While the U.S. may still be powerful militarily and able to coerce allies in South America, the almost sole domination which the U.S. exercised with great glee after the collapse of the Soviet Union in 1991 is coming to an end. The Russian operation in Ukraine is not the cause of this shift, but it is certainly speeding it up. For years, the world has watched as the U.S. and NATO expanded up to Russia’s borders, and even beyond to places like Colombia; bombed and invaded one nation after another (e.g., Serbia, Iraq (twice), Afghanistan, Libya, Syria, Somalia, Yemen) at will and with complete impunity; and flaunted international law as if it were a mere trifle. In addition to causing huge suffering, this has caused great resentment and frustration amongst the world community which seemed powerless to stop the Western onslaught.
The Russian operation in Ukraine, which many see as an operation against NATO itself, marks the end of all this in a profound way. While the U.S. condemns this operation, citing international law, anyone paying attention knows that the international law it relies upon has been violently destroyed by the U.S. itself which, inter alia, has made a point to show the world that it could act militarily against other countries (e.g., Serbia, Iraq) without even seeking UN Security Council authorization as it is required to do; ignored the decisions of the International Court of Justice and withdrew from most of its jurisdiction; and even sanctioned International Criminal Court officials for announcing their intention to investigate U.S. war crimes in Afghanistan.
International law experts, such as Professor Francis A. Boyle, have commented that Russia was acting within the self-defense provision of Article 51 of the UN Charter through its Ukraine operations given the real and imminent threat that Ukraine forces represented to Russia and to the ethnic Russians living in Ukraine (many of whom are Russian citizens). (Boyle also argues, by the way, that the U.S.’s biolabs in Ukraine are definitely bio-weapons facilities, and he should know given that he helped draft the biological weapons ban Convention.) In any case, whether one agrees with Boyle or not, what is true is that Russia certainly has a better case under international law for its actions in Ukraine than the U.S. has had for invading countries halfway around the world which presented absolutely no threat to the United States.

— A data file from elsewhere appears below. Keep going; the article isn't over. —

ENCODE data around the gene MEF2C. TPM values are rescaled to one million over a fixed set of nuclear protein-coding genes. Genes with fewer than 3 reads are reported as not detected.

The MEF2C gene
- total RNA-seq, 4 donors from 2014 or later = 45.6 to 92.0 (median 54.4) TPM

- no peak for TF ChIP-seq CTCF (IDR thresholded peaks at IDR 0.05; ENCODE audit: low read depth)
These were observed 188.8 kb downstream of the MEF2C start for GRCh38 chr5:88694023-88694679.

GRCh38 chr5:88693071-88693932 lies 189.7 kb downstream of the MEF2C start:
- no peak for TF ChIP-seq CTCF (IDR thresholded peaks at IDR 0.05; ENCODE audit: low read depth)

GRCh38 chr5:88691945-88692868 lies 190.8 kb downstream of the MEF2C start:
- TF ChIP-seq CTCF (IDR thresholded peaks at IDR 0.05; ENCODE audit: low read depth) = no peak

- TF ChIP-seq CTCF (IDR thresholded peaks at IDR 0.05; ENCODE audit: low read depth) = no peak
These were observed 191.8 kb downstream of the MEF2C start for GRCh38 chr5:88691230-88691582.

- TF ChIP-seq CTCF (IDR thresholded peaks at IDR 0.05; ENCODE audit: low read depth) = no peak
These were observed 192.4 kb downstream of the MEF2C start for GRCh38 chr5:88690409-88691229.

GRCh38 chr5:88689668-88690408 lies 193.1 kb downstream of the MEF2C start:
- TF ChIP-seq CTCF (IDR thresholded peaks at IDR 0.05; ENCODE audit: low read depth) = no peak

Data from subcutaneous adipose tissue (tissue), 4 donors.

And even more to the point of the present discussion, Russia’s operations in Ukraine, understood as a strike against NATO aggression and encirclement, signals the end of the U.S. and NATO’s ability to act unilaterally around the world at will and without any repercussions. Russia had drawn a line in the sand, and once crossed by the West, it acted militarily to defend its interests.
This is something that no country has dared to do since the end of the Cold War, and this marks the end of the “New World Order”—a doctrine pursuant to which the U.S. assumed to itself the role of master of the world—which President George H.W. Bush announced as the East Bloc was collapsing and which has been in place till now. Not surprisingly, most of the world never liked the terms of the “New World Order” to begin with, were in fact victimized under that regime and certainly are not going to do anything now to stop it from crumbling.
Daniel Kovalik is an American human rights, labor rights lawyer and peace activist. He has contributed articles to CounterPunch, The Huffington Post and TeleSUR. He teaches International Human Rights at the University of Pittsburgh School of Law.